“Famous Lost Words” is the first full length release from Blu Mar Ten since 2011’s “Love Is The Devil” on their own imprint, Blu Mar Ten Music, and it’s a doozy.
I had hoped to have a chat with Chris from Blu Mar Ten, but unfortunately that didn’t work out. However he gave a really insightful interview to the Drum & Bass Arena Blog and did an incredibly interesting AskMeAnything (AMA) on Reddit last week. Sections of each are worth sharing, so with all due respect to each of those forums, I’ve pasted the best bits below.
First up is the Drum & Bass Arena Blog excerpts:
Sir what actually are the Famous Lost Words?
Without going into too much detail, the Famous Lost Words theme is to do with the melancholy of grief and regret but also the confusing feelings of elation and freedom that can be bound up in those low moments. It’s to do with missed opportunities and how to cope with them. The ‘Famous Lost Words’ track itself is quite far-ranging, sonically, but the emotional themes are very ‘kitchen sink’. It’s small-scale drama pretentiously writ large.
I ask as it’s music of travel: it reminds me of soundtracks of films where there’s a journey. Do you get inspired by stuff like that?
Yeah, film audio is always really fascinating, the overall sound design as well as the soundtracks. The 70s & 80s were interesting times in cinema. There were big budgets available for people to take big risks and do quite leftfield things in the mainstream and do them really well, before we ended up in the low-risk homogenisation we’re in now.
In terms of inspiration it’s no secret that we have a very broad love of music and constantly flit around genres and historical periods, as you can hear very obviously on our podcasts.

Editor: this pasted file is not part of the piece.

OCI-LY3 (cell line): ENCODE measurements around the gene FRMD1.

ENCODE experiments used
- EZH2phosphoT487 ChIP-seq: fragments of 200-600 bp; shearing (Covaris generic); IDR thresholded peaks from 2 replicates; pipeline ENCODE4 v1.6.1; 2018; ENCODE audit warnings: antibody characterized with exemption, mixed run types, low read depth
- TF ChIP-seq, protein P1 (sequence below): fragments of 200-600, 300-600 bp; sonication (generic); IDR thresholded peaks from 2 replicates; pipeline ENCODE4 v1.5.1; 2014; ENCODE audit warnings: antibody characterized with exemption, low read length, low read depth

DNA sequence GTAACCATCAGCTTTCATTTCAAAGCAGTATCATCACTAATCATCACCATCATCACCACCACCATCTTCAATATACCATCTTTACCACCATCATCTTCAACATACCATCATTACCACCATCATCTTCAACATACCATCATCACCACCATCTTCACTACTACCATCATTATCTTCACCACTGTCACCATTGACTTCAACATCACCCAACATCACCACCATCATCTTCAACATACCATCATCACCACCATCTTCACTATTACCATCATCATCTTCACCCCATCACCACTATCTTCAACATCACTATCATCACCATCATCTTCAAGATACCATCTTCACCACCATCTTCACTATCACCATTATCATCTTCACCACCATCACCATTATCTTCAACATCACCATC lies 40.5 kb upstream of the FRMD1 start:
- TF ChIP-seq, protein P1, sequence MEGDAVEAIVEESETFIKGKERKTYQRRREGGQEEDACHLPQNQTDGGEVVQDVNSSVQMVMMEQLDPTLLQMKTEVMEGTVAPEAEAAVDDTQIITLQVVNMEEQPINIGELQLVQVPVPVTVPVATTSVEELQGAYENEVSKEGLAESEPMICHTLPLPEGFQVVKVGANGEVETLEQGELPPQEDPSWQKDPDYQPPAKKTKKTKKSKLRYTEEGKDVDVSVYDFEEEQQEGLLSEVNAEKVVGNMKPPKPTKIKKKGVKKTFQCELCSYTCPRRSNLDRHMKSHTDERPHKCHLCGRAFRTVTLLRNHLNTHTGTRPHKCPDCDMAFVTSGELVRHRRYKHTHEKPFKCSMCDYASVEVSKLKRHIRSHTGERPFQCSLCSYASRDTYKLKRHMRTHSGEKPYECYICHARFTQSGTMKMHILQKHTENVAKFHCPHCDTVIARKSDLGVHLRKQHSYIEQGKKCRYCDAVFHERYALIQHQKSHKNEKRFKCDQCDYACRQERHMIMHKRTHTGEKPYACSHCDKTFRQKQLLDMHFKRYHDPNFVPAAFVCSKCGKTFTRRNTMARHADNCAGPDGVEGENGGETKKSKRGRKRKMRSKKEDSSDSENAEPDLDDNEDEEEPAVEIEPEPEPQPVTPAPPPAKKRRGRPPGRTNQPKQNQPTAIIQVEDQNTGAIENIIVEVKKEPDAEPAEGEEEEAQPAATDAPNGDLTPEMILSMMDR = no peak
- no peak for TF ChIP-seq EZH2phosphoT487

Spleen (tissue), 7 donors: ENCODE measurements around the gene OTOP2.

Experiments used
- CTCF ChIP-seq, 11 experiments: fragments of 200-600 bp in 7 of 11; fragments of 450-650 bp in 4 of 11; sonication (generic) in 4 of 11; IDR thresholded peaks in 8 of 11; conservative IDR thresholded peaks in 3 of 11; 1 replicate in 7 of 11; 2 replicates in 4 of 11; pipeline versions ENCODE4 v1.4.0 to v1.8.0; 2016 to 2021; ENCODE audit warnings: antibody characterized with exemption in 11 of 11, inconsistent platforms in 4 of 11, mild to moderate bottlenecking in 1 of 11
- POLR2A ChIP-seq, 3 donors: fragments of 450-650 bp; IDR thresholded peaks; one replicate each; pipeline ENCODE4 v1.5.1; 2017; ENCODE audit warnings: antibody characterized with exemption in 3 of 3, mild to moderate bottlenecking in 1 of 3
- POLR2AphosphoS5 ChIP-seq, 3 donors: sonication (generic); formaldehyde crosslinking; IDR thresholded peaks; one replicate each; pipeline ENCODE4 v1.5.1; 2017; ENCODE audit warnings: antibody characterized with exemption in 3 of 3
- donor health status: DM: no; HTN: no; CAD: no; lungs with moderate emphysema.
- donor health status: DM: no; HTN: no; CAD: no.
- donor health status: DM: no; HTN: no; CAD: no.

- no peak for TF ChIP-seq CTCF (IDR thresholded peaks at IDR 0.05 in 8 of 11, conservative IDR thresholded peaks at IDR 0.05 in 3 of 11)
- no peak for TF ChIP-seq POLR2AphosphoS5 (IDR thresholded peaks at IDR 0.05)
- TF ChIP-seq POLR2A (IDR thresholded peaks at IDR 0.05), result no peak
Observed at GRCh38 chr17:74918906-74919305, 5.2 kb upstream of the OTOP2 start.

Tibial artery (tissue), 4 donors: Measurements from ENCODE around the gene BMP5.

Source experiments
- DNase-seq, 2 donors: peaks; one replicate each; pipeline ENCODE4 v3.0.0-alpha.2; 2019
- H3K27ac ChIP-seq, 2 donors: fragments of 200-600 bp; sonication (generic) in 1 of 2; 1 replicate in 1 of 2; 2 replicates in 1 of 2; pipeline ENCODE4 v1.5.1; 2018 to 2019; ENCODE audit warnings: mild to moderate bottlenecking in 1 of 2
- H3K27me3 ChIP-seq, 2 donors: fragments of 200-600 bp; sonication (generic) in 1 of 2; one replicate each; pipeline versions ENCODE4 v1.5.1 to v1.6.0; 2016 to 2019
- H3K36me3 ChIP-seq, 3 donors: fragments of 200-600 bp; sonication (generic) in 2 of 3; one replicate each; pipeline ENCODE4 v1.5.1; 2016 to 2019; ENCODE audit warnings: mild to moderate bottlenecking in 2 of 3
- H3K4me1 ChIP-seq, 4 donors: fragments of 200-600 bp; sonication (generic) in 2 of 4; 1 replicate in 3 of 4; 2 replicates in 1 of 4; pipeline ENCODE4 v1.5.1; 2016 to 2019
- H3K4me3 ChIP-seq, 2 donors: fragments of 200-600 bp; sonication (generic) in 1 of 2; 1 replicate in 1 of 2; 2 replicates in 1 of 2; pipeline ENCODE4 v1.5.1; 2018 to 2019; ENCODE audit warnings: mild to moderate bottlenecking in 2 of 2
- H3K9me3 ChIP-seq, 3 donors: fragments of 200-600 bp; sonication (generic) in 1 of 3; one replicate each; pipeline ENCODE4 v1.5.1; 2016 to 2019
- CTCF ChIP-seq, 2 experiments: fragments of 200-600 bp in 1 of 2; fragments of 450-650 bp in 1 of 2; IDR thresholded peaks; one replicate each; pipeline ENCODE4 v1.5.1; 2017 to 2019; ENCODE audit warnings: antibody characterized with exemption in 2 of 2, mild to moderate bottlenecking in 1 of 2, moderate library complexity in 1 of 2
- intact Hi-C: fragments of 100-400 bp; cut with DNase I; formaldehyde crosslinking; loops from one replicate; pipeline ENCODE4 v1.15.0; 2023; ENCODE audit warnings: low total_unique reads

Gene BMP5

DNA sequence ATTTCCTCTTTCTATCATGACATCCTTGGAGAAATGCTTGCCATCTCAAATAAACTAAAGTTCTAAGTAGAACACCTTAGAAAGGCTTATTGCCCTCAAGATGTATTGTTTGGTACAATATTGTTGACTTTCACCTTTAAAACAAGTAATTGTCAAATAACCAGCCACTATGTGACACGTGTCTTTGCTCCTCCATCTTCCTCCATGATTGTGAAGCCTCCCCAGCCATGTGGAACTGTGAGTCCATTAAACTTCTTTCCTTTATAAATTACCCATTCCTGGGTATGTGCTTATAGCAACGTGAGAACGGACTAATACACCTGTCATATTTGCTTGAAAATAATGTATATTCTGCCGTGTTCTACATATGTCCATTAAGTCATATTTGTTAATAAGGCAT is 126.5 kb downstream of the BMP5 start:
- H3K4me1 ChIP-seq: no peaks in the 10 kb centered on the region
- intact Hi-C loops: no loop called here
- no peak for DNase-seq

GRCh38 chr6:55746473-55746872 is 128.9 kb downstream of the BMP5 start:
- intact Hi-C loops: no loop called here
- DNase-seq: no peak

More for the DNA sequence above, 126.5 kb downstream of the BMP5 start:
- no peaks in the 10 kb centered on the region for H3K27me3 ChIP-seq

Photek once said “All jungle is, is whatever you listen to outside of jungle” and I think that’s absolutely true. If all you love listening to is D&B then D&B is probably the last thing you should be creating.
On the specifics, can we isolate ‘Remembered Her Wrong’ and ask about the creation of the tune and also the inference of the title?
Going back to the Famous Lost Words theme, ‘Remembered Her Wrong’ is based around the ideas in the film ‘Solaris’, which are to do with the coping of loss, regret and the drift of memory. This clip elaborates on the title.
Sonically the track reflects these ideas, with the percussion being very deliberately mechanised to indicate drudgery, someone emptily ‘going through the millions of gestures that constitute life on earth’ in order to try and find their way back to normal life after a trauma, trying to find the rhythm of the world where they used to live. The sounds overlaid are deliberately ‘wide screen’ and ethereal, written in a key that indicates a deep sadness but also hope. We massively overused reverb on all the sounds to give a sense of distance and detachment.
And? I hear there’s something very unusual in the pipeline…
We recently regained the rights to our 2003 album The Six Million Names of God so we’re looking at revisiting that with some new music and new mastering. It’s a side of our production that many people who know us for D&B are completely unaware of so we’re thinking it might be nice to reintroduce some listeners to that.
Here are a few of the more interesting questions and answers from the BMT Reddit AskMeAnything session (that saw Chris answering questions for more than 7 hours!):